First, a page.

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Sharing the Good News isn’t rocket science, Jones tells evangelism lunch

It’s the story of mended brokenness we each already have

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Ray Jones speaks at a podium.

GAMC Coordinator of Evangelism Ray Jones supports Church Growth, Christian Education and PILP Committee as resource person. —Photo by Tony Oltmann


Admitting to being a “recovering fundamentalist,” Ray Jones, coordinator of evangelism for the Presbyterian Church (U.S.A.), told the group how he never heard the word “grace” until he was 17. That was when his high school sweetheart — now wife — brought him the Good News and drew him into the Presbyterian fold.

Some of us have a tendency to wince when we think about evangelism. We’ve got cartoon images of someone on a street corner with a bullhorn, yelling at people.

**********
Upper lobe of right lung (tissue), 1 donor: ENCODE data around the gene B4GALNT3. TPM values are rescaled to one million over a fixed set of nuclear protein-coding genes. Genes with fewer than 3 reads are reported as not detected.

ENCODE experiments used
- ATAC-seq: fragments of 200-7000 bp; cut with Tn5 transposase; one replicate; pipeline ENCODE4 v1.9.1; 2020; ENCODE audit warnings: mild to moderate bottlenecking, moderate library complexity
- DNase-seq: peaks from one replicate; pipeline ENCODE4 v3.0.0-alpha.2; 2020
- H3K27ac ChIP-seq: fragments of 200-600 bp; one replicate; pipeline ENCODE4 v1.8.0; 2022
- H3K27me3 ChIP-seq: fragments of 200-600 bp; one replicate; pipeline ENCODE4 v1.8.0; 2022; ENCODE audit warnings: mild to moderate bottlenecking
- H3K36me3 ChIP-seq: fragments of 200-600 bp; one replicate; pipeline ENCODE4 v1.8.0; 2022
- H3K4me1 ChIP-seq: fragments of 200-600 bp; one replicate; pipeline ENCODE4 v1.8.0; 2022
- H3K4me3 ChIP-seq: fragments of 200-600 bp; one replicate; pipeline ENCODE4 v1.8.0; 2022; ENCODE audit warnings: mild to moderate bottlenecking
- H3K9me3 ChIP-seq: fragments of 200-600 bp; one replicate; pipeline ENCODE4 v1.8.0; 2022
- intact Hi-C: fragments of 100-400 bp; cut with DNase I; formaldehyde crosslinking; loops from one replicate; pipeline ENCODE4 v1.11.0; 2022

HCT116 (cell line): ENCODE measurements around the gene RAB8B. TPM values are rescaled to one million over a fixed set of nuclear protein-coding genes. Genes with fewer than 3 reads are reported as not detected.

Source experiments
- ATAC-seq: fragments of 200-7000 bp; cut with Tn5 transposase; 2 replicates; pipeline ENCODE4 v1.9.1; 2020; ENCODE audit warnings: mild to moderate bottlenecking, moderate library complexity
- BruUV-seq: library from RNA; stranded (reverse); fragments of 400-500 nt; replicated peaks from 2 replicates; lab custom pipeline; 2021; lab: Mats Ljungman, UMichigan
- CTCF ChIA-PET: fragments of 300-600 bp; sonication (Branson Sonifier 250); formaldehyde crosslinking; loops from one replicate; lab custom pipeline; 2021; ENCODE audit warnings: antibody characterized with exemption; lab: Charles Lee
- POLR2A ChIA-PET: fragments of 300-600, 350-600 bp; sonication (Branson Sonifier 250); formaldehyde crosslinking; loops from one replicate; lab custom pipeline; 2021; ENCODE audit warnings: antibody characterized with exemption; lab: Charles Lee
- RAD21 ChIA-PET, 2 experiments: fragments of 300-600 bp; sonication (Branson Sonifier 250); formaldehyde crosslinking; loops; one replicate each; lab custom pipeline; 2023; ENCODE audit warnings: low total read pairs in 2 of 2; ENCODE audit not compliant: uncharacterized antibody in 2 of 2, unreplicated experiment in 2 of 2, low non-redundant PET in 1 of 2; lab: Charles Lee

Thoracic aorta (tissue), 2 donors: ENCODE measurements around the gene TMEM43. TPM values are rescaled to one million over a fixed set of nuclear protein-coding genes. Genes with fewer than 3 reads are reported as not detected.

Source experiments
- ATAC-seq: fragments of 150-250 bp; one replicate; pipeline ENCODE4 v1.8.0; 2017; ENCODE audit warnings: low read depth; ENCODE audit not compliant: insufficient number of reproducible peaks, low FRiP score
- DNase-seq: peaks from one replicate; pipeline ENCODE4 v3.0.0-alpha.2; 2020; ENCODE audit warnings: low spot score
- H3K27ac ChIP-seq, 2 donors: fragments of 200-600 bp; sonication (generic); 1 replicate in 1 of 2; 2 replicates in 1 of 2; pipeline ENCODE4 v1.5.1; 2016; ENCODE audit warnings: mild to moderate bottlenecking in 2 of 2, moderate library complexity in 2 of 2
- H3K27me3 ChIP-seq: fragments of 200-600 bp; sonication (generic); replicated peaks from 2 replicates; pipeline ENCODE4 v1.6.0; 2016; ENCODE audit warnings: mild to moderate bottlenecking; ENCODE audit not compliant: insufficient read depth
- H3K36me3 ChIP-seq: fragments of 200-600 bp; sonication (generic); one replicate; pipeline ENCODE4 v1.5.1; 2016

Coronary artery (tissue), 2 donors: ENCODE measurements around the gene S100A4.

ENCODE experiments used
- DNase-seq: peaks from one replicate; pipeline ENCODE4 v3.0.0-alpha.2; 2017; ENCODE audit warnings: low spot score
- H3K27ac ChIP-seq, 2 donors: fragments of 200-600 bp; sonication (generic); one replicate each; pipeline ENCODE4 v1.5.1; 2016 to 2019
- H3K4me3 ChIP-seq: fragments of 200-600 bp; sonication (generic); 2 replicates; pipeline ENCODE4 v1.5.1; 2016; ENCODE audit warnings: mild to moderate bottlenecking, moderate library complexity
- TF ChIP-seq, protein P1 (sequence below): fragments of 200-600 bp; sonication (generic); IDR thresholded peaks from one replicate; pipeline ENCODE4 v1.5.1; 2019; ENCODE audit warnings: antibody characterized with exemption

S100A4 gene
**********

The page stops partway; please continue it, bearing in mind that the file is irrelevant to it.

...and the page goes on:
In contrast, Jones maintains that evangelism is bringing this simple good news: “God is a God of love. When we are face-to-face with Jesus, he will ask, ‘Did you know how much I loved you — how I loved calling your name and hearing the sound of your voice? I loved you just as you were, but loved you too much to let you stay there.’”

Drawing from his favorite passage from Scripture, Colossians 1:15, Jones proclaimed, “The first thing about the gospel is that there is one thing that holds us together. It’s Jesus. Paul says that Jesus is the full revelation of God. Not some part or piece.”

The second thing about the good news is that there’s room enough for everyone. And the third is that all the broken pieces get fit together in Jesus.

All of us have our own stories of how our broken pieces have been brought to the One who will restore all creation. Following Jesus, we get sent out into our neighborhoods to tell our stories of transformation, and then to engage new disciples into the community.

The goal is a church in which the best of social justice and evangelism meet each other. “Look for people who are already on the journey,” Jones urged. “Have prayer and Bible study in bars, tattoo parlors and homeless shelters. Hold prayer walks in drug-infested neighborhoods. Evangelism isn’t rocket science. It’s about seeing what God is doing in your community.”